What is Mental Toughness?

Mental Toughness is a combination of resilience, the curiosity and drive to grow yourself and the confidence in your own abilities and interactions with people.

Mental Toughness is closely related to qualities such as perseverance, resilience and grit, however, it is a broader concept. Many know resilience as being the ability to recover from setbacks. By its definition, resilience is reactive. Mental Toughness adds proactive attributes to resilience in seeking a challenge, change and finding opportunity with self-confidence. 

The difference between the two is sometimes described as; ‘resilience makes you survive, Mental Toughness makes you thrive’

Mental Toughness is not about acting tough, macho or uncaring. It is about showing strength,  toughness and confidence in seeking the opportunity to prevail, even when the odds are against you.

Why is it important?

Mental Toughness is important because Mentally Tough individuals are mentally and physically healthier and perform better. Mentally Tough individuals perform consistently under pressure and deal better with stress and challenges.

Research shows that mentally tough children perform up to 25% better in exams. They sleep better, show better attendance, are more engaged in the classroom and have higher aspirations. They transition better from junior to secondary education, perceive less bullying and are less likely to adopt anti-social behaviour. 

Mental Toughness: the Origins

The concept of Mental Toughness has been used in elite sport psychology for over 30 years to increase athlete performance. It was first defined in 1982 by performance psychologist Dr Jim Loehr as ‘the ability to consistently perform towards the upper range of your talent regardless of competitive circumstances’.

Loehr suggested that Mental Toughness was an essential quality which existed in the minds of winners and believed that it could be learned. Loehr worked with hundreds of elite athletes, many of whom became World Champions under his tutelage. However, mental toughness remained a sport-focused concept.

This changed after continuous research and publications from Professor Peter Clough, who holds the chair in applied Psychology at Manchester Metropolitan University.  He defines Mental Toughness as ‘a personality trait which determines in large part, how people respond to challenge, stress and pressure, irrespective of their circumstances.’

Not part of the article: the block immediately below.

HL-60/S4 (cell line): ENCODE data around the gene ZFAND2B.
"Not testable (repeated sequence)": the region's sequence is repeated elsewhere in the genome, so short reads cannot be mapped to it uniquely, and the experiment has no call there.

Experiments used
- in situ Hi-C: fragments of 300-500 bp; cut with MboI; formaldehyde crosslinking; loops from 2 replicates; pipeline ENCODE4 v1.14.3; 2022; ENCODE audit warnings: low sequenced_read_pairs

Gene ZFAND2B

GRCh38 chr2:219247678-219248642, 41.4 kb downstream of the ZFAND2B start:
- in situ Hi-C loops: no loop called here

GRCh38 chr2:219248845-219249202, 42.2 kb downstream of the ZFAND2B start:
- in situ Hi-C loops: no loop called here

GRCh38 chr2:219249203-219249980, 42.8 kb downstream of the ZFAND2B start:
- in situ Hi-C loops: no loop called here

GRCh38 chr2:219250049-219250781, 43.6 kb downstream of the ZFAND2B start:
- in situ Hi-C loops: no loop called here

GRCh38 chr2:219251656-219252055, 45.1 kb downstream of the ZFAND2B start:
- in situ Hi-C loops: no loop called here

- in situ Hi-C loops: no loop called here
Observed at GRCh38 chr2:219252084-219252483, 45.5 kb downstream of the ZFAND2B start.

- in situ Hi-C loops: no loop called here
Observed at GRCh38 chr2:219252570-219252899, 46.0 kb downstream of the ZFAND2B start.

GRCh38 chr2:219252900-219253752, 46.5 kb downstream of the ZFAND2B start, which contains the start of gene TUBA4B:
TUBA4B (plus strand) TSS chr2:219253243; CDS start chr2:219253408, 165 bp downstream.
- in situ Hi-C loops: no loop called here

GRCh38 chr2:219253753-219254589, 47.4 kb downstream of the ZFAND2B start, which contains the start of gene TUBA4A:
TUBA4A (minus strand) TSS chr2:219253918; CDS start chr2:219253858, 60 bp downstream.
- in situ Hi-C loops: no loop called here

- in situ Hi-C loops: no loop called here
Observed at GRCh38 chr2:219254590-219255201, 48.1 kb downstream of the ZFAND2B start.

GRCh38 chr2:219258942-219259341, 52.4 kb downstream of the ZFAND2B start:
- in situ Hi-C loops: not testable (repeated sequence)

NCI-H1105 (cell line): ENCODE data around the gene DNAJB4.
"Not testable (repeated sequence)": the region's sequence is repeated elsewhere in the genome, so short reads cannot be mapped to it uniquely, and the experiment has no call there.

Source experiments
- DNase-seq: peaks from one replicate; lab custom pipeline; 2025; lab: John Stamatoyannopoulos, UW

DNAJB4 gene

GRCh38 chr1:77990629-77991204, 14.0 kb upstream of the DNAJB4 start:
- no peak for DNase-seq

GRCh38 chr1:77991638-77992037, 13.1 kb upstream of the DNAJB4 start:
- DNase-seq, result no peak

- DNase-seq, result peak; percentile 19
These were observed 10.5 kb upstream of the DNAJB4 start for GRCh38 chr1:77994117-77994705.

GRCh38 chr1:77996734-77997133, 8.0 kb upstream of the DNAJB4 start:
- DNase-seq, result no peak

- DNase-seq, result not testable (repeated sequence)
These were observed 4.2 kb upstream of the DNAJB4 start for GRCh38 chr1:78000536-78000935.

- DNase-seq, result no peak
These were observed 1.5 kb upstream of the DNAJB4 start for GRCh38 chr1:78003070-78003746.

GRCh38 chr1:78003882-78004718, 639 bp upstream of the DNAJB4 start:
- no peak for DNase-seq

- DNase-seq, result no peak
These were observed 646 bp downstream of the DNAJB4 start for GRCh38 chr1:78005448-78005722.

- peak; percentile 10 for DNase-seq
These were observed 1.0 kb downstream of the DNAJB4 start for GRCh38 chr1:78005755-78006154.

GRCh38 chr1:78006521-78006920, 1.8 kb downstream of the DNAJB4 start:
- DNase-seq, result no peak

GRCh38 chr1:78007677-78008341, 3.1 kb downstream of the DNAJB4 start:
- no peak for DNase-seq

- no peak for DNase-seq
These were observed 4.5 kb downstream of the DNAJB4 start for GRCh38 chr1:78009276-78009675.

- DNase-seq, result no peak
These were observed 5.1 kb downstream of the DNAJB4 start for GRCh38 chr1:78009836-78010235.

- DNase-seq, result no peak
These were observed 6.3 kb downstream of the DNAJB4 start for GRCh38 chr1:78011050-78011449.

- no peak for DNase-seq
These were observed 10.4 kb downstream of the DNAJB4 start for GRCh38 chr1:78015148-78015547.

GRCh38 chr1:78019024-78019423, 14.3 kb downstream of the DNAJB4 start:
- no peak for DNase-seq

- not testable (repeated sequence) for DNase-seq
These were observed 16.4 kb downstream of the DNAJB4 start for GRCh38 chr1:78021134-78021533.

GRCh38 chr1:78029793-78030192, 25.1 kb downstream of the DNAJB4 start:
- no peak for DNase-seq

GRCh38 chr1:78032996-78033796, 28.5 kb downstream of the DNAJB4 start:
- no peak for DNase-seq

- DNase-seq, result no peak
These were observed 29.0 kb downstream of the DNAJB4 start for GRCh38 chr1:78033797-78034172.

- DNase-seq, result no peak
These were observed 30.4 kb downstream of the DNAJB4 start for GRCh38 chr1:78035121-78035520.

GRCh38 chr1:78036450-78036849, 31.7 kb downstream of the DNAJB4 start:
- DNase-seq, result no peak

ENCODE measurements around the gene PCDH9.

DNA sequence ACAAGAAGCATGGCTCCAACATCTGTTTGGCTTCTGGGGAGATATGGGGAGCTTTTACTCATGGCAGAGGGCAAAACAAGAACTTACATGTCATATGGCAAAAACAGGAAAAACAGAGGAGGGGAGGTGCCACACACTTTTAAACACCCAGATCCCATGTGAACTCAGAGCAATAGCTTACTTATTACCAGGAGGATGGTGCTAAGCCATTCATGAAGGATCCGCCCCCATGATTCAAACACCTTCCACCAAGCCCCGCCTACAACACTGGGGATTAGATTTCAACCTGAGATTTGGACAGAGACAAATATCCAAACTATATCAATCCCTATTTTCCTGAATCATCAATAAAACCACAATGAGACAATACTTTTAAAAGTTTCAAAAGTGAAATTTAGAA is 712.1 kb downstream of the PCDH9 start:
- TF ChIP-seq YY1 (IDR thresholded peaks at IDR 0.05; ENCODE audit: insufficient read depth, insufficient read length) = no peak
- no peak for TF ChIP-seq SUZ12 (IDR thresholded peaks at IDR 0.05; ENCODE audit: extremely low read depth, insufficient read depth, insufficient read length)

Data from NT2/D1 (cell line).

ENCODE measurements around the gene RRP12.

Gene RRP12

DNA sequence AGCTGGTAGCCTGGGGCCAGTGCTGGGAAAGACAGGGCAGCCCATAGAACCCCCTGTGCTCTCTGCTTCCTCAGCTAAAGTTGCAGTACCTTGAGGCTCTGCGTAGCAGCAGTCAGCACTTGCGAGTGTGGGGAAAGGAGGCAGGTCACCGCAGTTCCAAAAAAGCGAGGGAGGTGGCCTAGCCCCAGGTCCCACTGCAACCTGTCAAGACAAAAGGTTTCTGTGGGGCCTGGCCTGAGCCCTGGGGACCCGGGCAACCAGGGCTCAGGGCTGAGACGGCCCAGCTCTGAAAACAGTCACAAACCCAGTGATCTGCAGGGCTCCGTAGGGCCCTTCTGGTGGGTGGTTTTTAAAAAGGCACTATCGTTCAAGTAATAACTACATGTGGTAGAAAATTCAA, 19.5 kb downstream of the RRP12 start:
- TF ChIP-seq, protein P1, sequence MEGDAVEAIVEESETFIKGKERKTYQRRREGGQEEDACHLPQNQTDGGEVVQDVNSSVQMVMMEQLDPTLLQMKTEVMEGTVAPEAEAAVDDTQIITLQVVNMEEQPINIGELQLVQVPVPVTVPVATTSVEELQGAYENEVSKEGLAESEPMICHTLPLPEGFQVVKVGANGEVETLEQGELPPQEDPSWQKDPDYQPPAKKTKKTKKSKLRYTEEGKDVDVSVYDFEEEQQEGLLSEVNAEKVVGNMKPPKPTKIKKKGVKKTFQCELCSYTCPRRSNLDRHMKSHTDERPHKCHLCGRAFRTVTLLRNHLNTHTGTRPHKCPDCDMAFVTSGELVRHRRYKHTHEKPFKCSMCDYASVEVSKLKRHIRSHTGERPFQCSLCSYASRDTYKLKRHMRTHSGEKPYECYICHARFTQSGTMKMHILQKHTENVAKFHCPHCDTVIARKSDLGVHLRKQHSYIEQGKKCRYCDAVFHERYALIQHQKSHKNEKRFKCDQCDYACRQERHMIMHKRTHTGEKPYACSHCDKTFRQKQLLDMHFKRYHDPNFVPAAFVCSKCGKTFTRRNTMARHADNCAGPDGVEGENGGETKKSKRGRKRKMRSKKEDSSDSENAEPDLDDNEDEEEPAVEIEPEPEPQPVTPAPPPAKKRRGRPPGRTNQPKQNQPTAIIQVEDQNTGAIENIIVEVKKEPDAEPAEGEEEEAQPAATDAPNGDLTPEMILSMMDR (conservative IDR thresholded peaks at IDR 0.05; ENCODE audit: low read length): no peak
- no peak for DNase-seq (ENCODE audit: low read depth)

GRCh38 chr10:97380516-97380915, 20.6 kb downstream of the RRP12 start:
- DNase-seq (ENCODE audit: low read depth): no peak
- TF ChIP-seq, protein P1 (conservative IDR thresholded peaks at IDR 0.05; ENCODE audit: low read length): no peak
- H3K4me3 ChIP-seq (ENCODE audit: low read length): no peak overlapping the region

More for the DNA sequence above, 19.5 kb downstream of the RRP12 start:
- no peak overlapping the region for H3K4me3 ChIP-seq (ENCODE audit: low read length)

Through his research, which builds further on concepts like resilience and hardiness, Clough found that there are four attributes to Mental Toughness. These are called the 4 Cs. In 2002, Clough published the world’s first valid and reliable survey to measure Mental Toughness, the MTQ48. This is a 48 questions psychometric survey that measures Mental Toughness across the four Cs on an individual or group level. 

Clough’s work brought Mental Toughness from a concept for elite sporters to something applicable to every individual or any industry.

The 4 Cs of Mental Toughness

The cornerstones of mental toughness are the 4 Cs of Control, Commitment, Challenge and Confidence. The 4 Cs are as follows:


Control means having a sense of self-worth and describes the extent to which a person feels in control of their life and their circumstances. Also, importantly it describes the extent to which they can control the display of their emotions.

A Mentally Tough person with high control will usually “get on with it” irrespective of how they feel and work through emotionally charged situations without seemingly being distracted or derailed. 


Commitment is about goal orientation and ‘stickability’. It describes the extent to which someone is prepared to set goals and make measurable promises that, once made, they will work hard to deliver on.

A mentally tough person with high commitment can usually be relied upon to set goals and targets and do what they need to achieve them.


Challenge describes the extent to which the individual will push back their boundaries, embrace change and accept risk. It’s also about how they see all outcomes – good and bad.

Someone whose challenge score is high will typically enjoy new places, new people, innovation and creativity and become quickly bored by routine.


Confidence completes the picture and describes the self-belief individuals have in their own abilities and their interpersonal confidence to influence others and deal with conflict and challenge.

When faced with a challenge, mentally tough people scoring high in confidence will possess the self-belief to deal with the situation and the inner strength to stand their ground when needed. Their confidence enables them to represent their view boldly and be comfortable in handling objections.

How to Assess Mental Toughness

The world’s most used Mental Toughness assessment is the MTQ. The measure comprises the four key components of Mental Toughness, known as the 4 C’s Control, Commitment, Challenge and Confidence, and the results indicate a range of Mental Toughness from 1-10 for each of the 4Cs and overall. Individuals who take the MTQ receive a personal development report.

How to Develop Mental Toughness

Mental Toughness is a plastic personality trait which means it can be developed. Developing Mental Toughness generally happens by teaching you to handle stress more effectively by making fundamental changes to the way you think about problems and teaching you the tactics and strategies that mentally tough people use.

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